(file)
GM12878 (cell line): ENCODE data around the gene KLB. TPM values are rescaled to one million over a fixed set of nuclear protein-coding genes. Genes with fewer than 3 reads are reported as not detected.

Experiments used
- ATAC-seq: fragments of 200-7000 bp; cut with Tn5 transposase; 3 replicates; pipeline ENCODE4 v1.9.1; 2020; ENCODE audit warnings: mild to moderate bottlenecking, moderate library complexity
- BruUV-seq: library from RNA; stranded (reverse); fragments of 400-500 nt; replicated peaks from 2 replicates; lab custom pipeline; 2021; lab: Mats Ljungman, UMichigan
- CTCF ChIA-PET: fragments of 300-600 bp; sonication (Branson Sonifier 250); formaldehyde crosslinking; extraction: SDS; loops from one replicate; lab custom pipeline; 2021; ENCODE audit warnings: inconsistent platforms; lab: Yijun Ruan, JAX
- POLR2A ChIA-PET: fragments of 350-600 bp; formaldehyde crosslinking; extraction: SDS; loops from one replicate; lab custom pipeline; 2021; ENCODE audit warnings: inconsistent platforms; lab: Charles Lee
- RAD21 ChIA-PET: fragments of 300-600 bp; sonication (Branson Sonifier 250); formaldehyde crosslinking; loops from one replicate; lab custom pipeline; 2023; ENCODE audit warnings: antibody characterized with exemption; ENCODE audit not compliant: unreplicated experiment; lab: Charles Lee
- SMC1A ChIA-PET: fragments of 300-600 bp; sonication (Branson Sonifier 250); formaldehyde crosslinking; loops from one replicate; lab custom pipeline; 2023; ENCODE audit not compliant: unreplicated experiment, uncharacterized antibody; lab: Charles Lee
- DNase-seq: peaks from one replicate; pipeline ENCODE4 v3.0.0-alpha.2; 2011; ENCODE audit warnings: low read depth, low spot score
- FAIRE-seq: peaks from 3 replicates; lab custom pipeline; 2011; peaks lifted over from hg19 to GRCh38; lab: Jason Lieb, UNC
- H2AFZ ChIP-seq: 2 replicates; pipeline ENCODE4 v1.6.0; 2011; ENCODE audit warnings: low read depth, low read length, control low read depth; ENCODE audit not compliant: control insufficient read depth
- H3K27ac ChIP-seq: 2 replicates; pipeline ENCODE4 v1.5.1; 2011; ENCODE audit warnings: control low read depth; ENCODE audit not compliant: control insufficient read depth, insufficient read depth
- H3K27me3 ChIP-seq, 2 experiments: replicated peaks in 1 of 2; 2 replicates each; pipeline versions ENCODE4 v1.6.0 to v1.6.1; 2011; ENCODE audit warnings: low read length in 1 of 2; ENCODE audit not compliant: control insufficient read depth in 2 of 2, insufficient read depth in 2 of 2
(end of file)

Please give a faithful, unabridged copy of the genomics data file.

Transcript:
GM12878 (cell line): ENCODE data around the gene KLB. TPM values are rescaled to one million over a fixed set of nuclear protein-coding genes. Genes with fewer than 3 reads are reported as not detected.

Experiments used
- ATAC-seq: fragments of 200-7000 bp; cut with Tn5 transposase; 3 replicates; pipeline ENCODE4 v1.9.1; 2020; ENCODE audit warnings: mild to moderate bottlenecking, moderate library complexity
- BruUV-seq: library from RNA; stranded (reverse); fragments of 400-500 nt; replicated peaks from 2 replicates; lab custom pipeline; 2021; lab: Mats Ljungman, UMichigan
- CTCF ChIA-PET: fragments of 300-600 bp; sonication (Branson Sonifier 250); formaldehyde crosslinking; extraction: SDS; loops from one replicate; lab custom pipeline; 2021; ENCODE audit warnings: inconsistent platforms; lab: Yijun Ruan, JAX
- POLR2A ChIA-PET: fragments of 350-600 bp; formaldehyde crosslinking; extraction: SDS; loops from one replicate; lab custom pipeline; 2021; ENCODE audit warnings: inconsistent platforms; lab: Charles Lee
- RAD21 ChIA-PET: fragments of 300-600 bp; sonication (Branson Sonifier 250); formaldehyde crosslinking; loops from one replicate; lab custom pipeline; 2023; ENCODE audit warnings: antibody characterized with exemption; ENCODE audit not compliant: unreplicated experiment; lab: Charles Lee
- SMC1A ChIA-PET: fragments of 300-600 bp; sonication (Branson Sonifier 250); formaldehyde crosslinking; loops from one replicate; lab custom pipeline; 2023; ENCODE audit not compliant: unreplicated experiment, uncharacterized antibody; lab: Charles Lee
- DNase-seq: peaks from one replicate; pipeline ENCODE4 v3.0.0-alpha.2; 2011; ENCODE audit warnings: low read depth, low spot score
- FAIRE-seq: peaks from 3 replicates; lab custom pipeline; 2011; peaks lifted over from hg19 to GRCh38; lab: Jason Lieb, UNC
- H2AFZ ChIP-seq: 2 replicates; pipeline ENCODE4 v1.6.0; 2011; ENCODE audit warnings: low read depth, low read length, control low read depth; ENCODE audit not compliant: control insufficient read depth
- H3K27ac ChIP-seq: 2 replicates; pipeline ENCODE4 v1.5.1; 2011; ENCODE audit warnings: control low read depth; ENCODE audit not compliant: control insufficient read depth, insufficient read depth
- H3K27me3 ChIP-seq, 2 experiments: replicated peaks in 1 of 2; 2 replicates each; pipeline versions ENCODE4 v1.6.0 to v1.6.1; 2011; ENCODE audit warnings: low read length in 1 of 2; ENCODE audit not compliant: control insufficient read depth in 2 of 2, insufficient read depth in 2 of 2